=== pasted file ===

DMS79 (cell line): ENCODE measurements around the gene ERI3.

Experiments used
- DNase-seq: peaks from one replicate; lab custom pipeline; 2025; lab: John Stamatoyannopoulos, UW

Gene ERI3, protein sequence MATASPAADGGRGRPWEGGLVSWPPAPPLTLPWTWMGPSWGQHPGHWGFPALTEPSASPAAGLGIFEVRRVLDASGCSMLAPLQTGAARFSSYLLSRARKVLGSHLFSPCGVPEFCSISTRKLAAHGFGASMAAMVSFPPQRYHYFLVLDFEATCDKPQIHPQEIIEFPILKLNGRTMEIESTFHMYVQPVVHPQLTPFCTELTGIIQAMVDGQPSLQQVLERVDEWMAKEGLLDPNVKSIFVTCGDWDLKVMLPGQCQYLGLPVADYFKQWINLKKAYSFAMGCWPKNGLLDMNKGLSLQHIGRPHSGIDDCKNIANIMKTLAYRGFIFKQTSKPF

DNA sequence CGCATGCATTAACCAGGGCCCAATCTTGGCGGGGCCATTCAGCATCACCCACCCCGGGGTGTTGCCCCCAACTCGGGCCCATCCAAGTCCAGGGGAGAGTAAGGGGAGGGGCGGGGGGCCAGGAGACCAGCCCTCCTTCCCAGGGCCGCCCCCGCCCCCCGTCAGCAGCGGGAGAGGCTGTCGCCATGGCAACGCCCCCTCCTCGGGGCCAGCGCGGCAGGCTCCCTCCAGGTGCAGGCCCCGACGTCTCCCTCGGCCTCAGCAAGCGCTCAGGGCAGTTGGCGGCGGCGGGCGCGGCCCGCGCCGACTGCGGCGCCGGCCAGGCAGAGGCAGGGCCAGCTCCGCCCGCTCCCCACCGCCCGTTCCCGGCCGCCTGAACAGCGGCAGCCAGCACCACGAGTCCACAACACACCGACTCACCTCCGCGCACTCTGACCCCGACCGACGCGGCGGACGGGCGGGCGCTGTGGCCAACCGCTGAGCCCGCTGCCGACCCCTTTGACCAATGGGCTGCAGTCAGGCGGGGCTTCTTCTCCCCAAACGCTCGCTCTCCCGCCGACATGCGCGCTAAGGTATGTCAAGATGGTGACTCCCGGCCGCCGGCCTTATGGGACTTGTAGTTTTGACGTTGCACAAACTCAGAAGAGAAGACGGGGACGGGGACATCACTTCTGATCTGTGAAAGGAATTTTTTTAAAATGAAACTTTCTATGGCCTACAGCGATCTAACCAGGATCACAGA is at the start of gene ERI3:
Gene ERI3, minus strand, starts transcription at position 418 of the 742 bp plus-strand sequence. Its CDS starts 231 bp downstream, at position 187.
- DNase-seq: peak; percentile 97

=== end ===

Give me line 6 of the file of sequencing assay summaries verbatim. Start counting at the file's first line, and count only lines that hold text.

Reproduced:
Gene ERI3, minus strand, starts transcription at position 418 of the 742 bp plus-strand sequence. Its CDS starts 231 bp downstream, at position 187.